Traumatic brain injury rehabilitation: are there alternatives to randomized clinical trials?

Arch Phys Med Rehabil. 2002 Sep;83(9):1320-2. doi: 10.1053/apmr.2002.34807.


Randomized clinical trials (RCTs) are widely considered to be the gold standard of evidence for treatment efficacy, but they have not been widely applied to rehabilitation or, more specifically, traumatic brain injury rehabilitation. Ethical, scientific, and resource factors may limit the application of RCTs. Thus, rigorous observational alternatives to the RCT would be of great value. In the article by Powell et al, an attempt to rigorously apply an observational design to assess the relative effectiveness of inpatient rehabilitation versus home discharge failed to control for important confounding factors. It appears nearly impossible to successfully apply observational designs when the factors leading to the applications of different treatments are strongly related to the patient's perceived prognosis. However, observational designs may be successfully applied when regional or temporal variations in care are studied. Moreover, a number of developments in measurement, study design, and statistical analysis may expand the role of observational studies in answering questions of rehabilitation efficacy and effectiveness.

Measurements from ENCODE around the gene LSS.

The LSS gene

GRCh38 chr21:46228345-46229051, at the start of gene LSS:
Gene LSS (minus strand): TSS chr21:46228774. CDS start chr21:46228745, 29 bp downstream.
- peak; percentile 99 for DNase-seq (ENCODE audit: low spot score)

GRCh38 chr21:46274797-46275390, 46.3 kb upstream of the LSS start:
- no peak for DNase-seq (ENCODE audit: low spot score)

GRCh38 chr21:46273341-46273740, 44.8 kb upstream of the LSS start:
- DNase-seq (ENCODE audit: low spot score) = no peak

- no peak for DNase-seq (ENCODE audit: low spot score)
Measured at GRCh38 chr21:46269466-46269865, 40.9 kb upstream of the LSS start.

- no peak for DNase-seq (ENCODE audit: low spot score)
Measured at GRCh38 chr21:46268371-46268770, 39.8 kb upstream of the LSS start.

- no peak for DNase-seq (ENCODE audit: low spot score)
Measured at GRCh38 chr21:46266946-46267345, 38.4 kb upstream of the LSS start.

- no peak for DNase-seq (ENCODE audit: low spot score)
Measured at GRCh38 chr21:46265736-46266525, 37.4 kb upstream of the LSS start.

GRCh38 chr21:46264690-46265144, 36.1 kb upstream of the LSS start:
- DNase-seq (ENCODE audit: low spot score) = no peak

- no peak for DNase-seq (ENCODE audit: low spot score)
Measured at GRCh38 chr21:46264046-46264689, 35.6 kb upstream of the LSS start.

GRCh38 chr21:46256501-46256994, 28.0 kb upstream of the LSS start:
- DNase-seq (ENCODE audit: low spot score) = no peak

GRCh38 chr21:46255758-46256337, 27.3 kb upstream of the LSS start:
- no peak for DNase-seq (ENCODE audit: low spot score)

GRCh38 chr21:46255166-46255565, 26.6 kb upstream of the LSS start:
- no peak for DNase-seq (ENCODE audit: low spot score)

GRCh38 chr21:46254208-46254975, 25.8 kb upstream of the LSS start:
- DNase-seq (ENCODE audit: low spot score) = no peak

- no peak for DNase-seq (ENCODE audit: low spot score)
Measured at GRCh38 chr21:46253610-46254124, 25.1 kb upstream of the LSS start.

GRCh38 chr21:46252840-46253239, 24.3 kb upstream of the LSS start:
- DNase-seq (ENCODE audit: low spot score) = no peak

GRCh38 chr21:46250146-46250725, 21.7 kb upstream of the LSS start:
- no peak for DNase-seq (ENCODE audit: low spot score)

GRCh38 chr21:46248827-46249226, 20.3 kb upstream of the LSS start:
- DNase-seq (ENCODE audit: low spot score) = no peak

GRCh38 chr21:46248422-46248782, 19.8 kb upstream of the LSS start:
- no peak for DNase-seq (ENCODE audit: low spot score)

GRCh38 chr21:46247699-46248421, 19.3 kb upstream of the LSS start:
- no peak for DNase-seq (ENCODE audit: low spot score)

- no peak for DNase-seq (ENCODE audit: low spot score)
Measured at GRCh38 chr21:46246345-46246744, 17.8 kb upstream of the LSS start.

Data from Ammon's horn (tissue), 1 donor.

Publication types

  • Research Support, U.S. Gov't, Non-P.H.S.
  • Research Support, U.S. Gov't, P.H.S.

MeSH terms

  • Craniocerebral Trauma / rehabilitation*
  • Humans
  • Randomized Controlled Trials as Topic*
  • Research Design